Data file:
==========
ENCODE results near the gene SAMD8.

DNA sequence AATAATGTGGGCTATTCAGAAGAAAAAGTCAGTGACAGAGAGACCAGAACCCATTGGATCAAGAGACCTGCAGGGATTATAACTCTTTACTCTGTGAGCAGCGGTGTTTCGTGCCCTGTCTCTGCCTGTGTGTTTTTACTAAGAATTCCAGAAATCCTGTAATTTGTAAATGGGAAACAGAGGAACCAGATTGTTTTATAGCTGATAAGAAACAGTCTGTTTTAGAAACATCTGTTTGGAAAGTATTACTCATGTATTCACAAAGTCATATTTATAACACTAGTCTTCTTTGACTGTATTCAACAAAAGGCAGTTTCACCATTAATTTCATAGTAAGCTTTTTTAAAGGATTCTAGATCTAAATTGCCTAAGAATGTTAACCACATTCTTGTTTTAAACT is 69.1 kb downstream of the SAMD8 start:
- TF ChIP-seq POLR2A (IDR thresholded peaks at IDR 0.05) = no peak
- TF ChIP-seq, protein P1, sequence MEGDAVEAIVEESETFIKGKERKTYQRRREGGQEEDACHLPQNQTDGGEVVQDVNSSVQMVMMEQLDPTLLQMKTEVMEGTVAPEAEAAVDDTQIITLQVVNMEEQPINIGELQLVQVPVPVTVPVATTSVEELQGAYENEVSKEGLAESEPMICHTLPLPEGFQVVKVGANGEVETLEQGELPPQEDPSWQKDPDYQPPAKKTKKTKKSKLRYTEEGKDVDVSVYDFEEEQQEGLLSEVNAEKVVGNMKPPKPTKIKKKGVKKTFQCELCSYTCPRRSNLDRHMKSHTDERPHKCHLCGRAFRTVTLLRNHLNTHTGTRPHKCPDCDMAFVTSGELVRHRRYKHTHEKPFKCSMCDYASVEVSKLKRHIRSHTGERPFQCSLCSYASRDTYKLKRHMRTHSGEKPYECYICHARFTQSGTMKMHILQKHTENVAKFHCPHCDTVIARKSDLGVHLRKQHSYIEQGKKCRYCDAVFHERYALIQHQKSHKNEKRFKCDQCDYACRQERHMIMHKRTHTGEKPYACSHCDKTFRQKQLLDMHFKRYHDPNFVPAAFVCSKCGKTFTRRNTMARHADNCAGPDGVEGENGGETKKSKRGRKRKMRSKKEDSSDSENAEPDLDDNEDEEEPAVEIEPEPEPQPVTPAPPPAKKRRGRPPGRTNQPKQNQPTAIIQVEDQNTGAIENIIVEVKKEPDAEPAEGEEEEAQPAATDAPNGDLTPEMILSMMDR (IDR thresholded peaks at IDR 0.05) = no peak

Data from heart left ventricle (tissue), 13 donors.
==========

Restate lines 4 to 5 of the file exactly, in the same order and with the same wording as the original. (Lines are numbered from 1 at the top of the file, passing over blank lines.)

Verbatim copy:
- TF ChIP-seq, protein P1, sequence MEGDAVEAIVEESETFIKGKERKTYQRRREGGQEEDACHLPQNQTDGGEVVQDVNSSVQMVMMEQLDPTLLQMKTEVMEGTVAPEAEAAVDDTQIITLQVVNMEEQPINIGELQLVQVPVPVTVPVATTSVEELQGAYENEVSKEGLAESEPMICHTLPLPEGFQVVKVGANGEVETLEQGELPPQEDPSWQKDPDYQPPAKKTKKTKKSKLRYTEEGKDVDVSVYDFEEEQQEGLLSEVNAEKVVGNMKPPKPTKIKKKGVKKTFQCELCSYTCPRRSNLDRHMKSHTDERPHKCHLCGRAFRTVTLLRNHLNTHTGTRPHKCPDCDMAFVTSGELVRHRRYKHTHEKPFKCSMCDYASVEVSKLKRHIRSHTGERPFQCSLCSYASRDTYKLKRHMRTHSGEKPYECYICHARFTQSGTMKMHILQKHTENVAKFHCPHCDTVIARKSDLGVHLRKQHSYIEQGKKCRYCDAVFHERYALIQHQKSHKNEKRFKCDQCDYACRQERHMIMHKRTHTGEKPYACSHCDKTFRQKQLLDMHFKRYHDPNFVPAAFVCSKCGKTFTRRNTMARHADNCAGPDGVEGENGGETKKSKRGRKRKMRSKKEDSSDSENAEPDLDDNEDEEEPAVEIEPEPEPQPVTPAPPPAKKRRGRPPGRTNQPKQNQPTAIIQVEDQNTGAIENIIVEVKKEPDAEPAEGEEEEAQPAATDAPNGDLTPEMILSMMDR (IDR thresholded peaks at IDR 0.05) = no peak

Data from heart left ventricle (tissue), 13 donors.